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A retrospective analysis focusing on a group of patients with dual diagnosis treated by both mental health and substance use services

Authors Di Lorenzo R, Galliani A, Guicciardi A, Landi G, Ferri P

Received 10 April 2014

Accepted for publication 13 May 2014

Published 11 August 2014 Volume 2014:10 Pages 1479—1488

DOI https://doi.org/10.2147/NDT.S65896

Checked for plagiarism Yes

Review by Single-blind

Peer reviewer comments 4

Rosaria Di Lorenzo,1 Agnese Galliani,2 Alessia Guicciardi,3 Giulia Landi,3 Paola Ferri2

1Mental Health Department, Azienda USL di Modena, Modena, Italy; 2School of Nursing, University of Modena and Reggio Emilia, Modena, Italy; 3Department of Psychiatry, University of Modena and Reggio Emilia, Modena, Italy

Objective: To highlight which demographic, familial, premorbid, clinical, therapeutic, ­rehabilitative, and assistance factors were related to dual diagnosis, which, in psychiatry, means the co-occurrence of both mental disorder and substance use in the same patient.
Methods: Our sample (N=145) was chosen from all outpatients with a dual diagnosis treated from January 1, 2012 to July 31, 2012 by both the Mental Health Service and the Substance Use Service of Modena and Castelfranco Emilia, Italy. Patients who dropped out during the study period were excluded. Demographic data and variables related to familial and premorbid history, clinical course, rehabilitative programs, social support and nursing care, and outcome complications were collected. The patients’ clinical and functioning conditions during the study period were evaluated.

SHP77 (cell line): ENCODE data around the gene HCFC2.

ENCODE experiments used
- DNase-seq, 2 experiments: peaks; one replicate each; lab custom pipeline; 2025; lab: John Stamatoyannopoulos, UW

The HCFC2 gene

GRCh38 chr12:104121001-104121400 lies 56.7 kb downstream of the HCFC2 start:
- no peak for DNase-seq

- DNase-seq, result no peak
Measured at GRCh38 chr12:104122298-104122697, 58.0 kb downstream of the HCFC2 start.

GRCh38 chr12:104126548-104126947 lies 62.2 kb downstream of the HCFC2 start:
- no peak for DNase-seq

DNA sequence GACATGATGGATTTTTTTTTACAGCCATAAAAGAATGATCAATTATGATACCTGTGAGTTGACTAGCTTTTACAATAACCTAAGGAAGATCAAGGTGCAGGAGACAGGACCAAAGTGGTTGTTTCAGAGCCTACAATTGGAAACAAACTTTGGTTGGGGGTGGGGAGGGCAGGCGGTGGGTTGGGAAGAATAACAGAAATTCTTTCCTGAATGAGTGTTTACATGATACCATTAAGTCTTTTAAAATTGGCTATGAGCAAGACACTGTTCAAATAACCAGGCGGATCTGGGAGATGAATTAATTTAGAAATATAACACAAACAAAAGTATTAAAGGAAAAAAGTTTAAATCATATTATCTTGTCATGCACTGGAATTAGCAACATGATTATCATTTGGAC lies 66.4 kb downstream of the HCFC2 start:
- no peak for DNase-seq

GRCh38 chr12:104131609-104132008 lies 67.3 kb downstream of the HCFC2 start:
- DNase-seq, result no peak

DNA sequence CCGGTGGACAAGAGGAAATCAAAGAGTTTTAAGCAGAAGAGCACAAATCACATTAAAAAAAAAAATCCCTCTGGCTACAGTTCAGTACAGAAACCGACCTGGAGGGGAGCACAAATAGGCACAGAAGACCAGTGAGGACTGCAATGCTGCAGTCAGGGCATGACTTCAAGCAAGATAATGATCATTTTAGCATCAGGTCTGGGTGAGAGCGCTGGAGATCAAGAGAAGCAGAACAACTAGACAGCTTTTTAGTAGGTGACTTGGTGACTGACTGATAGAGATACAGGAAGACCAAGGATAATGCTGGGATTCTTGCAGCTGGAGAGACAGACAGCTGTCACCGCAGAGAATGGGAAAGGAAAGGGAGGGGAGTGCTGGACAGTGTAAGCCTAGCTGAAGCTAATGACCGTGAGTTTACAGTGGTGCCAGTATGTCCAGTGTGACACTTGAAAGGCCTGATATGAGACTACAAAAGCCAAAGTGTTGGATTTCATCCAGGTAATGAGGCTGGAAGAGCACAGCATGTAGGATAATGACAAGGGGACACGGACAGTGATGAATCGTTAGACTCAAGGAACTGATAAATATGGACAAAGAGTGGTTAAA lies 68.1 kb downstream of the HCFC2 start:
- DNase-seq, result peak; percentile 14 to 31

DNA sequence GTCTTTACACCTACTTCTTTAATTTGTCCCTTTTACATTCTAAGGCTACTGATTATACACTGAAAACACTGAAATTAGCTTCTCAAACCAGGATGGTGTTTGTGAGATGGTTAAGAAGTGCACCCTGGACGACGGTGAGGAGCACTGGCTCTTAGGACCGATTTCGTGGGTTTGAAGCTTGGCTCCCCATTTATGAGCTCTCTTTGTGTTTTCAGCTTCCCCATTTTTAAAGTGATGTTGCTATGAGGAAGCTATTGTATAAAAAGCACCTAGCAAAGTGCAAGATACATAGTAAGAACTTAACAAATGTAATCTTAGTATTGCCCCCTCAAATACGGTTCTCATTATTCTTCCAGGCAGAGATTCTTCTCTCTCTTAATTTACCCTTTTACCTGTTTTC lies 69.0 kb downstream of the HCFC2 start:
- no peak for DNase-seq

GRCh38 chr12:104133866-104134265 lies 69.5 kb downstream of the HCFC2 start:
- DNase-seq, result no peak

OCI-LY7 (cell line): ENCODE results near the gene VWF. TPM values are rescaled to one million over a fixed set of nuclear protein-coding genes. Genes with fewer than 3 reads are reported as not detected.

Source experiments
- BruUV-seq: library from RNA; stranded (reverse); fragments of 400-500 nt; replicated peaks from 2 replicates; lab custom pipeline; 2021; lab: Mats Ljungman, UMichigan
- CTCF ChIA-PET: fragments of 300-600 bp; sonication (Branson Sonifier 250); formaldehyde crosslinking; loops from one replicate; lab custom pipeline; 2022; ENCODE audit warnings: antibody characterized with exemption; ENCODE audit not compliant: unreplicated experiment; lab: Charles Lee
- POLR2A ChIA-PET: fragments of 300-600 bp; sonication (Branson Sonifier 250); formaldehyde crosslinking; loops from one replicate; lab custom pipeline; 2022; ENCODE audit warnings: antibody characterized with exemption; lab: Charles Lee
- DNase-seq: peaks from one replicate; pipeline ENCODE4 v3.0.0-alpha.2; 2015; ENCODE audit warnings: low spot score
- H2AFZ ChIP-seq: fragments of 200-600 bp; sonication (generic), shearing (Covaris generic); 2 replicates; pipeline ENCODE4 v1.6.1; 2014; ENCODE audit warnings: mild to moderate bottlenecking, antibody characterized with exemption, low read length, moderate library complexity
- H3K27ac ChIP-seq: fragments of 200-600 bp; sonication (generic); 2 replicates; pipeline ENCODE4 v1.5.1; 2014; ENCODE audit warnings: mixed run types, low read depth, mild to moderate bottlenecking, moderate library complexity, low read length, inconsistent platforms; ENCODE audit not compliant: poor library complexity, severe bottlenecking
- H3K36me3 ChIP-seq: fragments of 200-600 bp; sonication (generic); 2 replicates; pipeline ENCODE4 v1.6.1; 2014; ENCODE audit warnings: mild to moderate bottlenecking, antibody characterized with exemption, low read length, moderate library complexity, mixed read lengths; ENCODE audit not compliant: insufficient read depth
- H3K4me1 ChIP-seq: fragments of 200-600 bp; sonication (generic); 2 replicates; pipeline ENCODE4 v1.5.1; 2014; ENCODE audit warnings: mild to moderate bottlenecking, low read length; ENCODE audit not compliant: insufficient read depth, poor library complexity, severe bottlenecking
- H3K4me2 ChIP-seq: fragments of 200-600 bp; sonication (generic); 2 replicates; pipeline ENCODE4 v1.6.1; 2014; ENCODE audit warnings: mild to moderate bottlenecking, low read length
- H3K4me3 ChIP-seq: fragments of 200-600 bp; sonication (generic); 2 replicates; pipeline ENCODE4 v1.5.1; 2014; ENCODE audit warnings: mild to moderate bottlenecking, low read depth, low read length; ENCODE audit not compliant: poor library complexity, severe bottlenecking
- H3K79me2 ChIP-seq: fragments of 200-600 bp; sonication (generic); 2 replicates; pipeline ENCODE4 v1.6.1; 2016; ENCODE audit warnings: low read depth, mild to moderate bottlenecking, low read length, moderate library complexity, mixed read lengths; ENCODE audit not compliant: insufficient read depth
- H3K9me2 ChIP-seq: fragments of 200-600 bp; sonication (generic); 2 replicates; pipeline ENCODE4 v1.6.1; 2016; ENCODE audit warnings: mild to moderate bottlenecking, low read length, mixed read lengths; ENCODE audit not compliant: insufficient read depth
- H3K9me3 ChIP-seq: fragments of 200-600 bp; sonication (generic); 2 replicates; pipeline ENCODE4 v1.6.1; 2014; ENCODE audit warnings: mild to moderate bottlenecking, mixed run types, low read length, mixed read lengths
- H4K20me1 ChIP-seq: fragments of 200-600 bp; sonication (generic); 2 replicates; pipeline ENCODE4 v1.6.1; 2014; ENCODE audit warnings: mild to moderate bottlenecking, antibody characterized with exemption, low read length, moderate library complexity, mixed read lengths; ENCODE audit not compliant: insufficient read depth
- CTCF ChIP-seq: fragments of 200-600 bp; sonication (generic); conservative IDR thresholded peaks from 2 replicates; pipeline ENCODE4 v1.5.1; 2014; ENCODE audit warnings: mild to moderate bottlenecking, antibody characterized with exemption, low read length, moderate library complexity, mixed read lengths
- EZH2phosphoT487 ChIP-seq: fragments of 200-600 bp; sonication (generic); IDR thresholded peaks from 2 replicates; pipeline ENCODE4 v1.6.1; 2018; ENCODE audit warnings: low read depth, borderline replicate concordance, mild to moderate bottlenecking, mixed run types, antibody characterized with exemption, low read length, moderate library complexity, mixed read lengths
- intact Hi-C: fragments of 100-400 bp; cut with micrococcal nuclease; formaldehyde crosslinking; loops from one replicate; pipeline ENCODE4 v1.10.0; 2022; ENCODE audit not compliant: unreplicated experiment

Results: Our patients were mostly men suffering from a cluster B personality disorder. Substance use was significantly more likely to precede psychiatric disease (P<0.001), and 60% of the sample presented a positive familial history for psychiatric or addiction disease or premorbid traumatic factors. The onset age of substance use was related to the period of psychiatric treatment follow-up (P<0.001) and the time spent in rehabilitative facilities (P<0.05), which, in turn, was correlated with personality disorder diagnosis (P<0.05). Complications, which presented in 67% of patients, were related to the high number of psychiatric hospitalizations (P<0.05) and professionals involved in each patient’s treatment (P<0.05). Males more frequently presented familial, health, and social complications, whereas females more frequently presented self-threatening behavior (P<0.005).
Conclusion: It was concluded that the course of dual diagnosis may be chronic, severe, and disabling, requiring many long-term therapeutic and rehabilitative programs to manage various disabilities.

Keywords: dual diagnosis patients, mental health and substance use services, mental disorder and substance use co-occurrence

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